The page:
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Santorum's Federal Reserve position shows economic common sense
Howard Richman, 2/24/2012

In a February 23 interview on GBTV, Senator Santorum's discussion of the Federal Reserve showed off his economic common sense. Here is the relevant segment:

Santorum was being interviewed by Glenn Beck, who has taken the foolish position that the Federal Reserve should be eliminated and that the United States return to a gold standard. Santorum did not agree, but he had sensible ideas of how the Federal Reserve should be reformed. His discussion showed his understanding of three key economic principles:

  1. Stable monetary growth. That the Fed has an important role to play in maintaining a stable currency.
     
  2. Problem with the gold standard. That the gold standard is not a good alternative because the amount of gold does not keep up with the amount of money needed for economic transactions.
     
  3. The "rules vs. authority" principle. That the Fed should be bound by rules; it should not be making up the rules.

Although Federal Reserve Chairman Ben Bernanke did a great job in October 2008 of making sure that the money supply increased at a time of severe contraction and potential liquidity crunch, since then he has expanded the monetary base at an excessive rate.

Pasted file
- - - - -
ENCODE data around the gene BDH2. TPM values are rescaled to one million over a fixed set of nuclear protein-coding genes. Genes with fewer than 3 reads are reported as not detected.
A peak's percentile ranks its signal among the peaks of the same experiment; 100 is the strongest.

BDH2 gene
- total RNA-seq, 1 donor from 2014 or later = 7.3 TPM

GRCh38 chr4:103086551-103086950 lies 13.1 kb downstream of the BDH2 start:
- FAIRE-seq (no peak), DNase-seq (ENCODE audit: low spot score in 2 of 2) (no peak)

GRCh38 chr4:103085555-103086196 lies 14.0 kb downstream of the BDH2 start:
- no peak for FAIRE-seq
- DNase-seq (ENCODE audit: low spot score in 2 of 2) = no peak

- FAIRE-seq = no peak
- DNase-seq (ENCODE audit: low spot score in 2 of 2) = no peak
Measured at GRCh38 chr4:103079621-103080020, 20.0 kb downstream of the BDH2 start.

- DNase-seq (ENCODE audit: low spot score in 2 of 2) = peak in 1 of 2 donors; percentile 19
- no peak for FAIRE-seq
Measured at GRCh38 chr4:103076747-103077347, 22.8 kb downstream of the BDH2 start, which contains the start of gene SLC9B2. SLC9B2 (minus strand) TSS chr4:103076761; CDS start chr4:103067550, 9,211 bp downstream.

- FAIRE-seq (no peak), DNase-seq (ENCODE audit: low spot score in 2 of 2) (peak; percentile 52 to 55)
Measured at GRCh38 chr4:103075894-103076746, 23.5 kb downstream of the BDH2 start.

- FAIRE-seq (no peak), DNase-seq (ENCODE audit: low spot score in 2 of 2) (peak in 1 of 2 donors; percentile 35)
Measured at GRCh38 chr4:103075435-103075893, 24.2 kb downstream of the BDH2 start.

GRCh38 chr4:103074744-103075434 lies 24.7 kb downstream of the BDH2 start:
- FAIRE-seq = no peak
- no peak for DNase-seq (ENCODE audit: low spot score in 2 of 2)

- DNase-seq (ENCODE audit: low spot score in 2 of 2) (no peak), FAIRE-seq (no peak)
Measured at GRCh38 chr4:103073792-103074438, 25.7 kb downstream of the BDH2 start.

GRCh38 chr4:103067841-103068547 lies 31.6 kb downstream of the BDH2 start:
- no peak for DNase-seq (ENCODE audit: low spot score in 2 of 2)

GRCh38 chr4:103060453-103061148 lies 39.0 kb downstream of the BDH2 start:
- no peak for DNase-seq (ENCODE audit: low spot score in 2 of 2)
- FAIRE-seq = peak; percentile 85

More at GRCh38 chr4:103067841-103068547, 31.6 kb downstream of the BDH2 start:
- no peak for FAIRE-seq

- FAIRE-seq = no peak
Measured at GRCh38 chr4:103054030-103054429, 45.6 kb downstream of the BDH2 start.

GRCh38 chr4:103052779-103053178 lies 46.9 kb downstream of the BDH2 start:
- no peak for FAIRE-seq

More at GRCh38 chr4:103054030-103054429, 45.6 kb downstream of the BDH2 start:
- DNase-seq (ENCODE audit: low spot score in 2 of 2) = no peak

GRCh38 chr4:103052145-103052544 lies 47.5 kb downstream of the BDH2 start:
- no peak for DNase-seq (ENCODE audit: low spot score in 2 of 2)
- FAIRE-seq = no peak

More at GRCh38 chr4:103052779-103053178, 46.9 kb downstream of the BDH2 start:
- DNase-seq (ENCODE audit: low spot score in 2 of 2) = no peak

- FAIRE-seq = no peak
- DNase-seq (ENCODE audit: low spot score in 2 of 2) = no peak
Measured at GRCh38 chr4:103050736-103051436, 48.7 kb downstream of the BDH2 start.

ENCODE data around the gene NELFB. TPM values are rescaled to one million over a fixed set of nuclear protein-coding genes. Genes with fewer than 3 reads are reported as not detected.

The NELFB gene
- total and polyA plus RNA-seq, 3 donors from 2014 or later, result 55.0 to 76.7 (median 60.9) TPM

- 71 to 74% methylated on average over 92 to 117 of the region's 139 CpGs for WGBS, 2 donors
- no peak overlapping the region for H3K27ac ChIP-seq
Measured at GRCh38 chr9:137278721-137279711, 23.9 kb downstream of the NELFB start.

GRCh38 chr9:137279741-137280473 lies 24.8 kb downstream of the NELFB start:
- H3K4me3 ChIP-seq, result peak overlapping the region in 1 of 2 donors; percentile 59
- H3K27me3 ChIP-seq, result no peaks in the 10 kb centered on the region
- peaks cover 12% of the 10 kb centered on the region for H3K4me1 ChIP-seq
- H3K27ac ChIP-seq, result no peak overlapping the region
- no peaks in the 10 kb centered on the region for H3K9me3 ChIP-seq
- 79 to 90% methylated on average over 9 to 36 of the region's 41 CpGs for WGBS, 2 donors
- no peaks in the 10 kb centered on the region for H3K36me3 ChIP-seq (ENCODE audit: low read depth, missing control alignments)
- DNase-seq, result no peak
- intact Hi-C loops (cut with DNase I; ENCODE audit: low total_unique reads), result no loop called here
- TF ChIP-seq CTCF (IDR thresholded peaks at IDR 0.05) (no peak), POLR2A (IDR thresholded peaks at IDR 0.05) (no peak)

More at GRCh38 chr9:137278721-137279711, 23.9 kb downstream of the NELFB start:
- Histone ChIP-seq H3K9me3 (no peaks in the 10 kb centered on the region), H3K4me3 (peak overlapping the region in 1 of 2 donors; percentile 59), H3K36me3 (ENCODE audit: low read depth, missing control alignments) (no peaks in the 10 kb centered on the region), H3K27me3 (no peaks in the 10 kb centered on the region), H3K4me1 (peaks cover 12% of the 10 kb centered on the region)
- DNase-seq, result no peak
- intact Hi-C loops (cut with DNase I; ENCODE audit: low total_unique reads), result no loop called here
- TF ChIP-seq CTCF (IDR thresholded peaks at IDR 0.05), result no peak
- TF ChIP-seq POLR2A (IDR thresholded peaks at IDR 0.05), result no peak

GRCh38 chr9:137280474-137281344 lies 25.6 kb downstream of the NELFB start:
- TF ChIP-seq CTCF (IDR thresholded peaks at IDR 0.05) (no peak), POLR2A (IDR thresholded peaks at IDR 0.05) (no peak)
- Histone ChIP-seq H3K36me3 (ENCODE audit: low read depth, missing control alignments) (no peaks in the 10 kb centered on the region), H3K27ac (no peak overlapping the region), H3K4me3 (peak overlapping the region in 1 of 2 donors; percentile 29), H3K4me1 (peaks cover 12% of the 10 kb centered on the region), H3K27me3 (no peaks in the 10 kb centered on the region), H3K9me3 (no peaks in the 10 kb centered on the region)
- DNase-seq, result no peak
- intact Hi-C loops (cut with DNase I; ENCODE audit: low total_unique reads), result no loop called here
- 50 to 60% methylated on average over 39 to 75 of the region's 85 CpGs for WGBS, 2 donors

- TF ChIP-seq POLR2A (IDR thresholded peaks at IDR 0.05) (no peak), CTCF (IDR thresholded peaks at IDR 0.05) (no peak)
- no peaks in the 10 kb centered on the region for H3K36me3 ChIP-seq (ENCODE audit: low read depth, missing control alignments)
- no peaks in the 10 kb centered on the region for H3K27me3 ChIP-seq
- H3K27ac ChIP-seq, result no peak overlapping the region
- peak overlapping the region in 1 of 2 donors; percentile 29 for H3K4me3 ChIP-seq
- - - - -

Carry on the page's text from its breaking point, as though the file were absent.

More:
Even worse, Bernanke used his discretionary power to pick and choose which Wall Street firms he would bail out, not only with loans but also by buying their worthless mortgage-backed securities. The Fed should not be in the business of picking economic winners and losers.

Congress deserves much of the blame. It has been gradually turning the Federal Reserve into a regulatory agency responsible even for enforcing such political measures as the Community Reinvestment Act.

The Federal Reserve has important roles to play. It should be required to maintain a money supply that is sufficient to finance growing transactions. It should defend the U.S. economy from the predations of foreign central banks. It should be bound by rules which require it to do these things. But it should not have the discretionary authority to pick winners and losers, nor should it have the authority to invent rules for banks to follow.

Santorum may just have the economic common sense needed to institute the required reforms.

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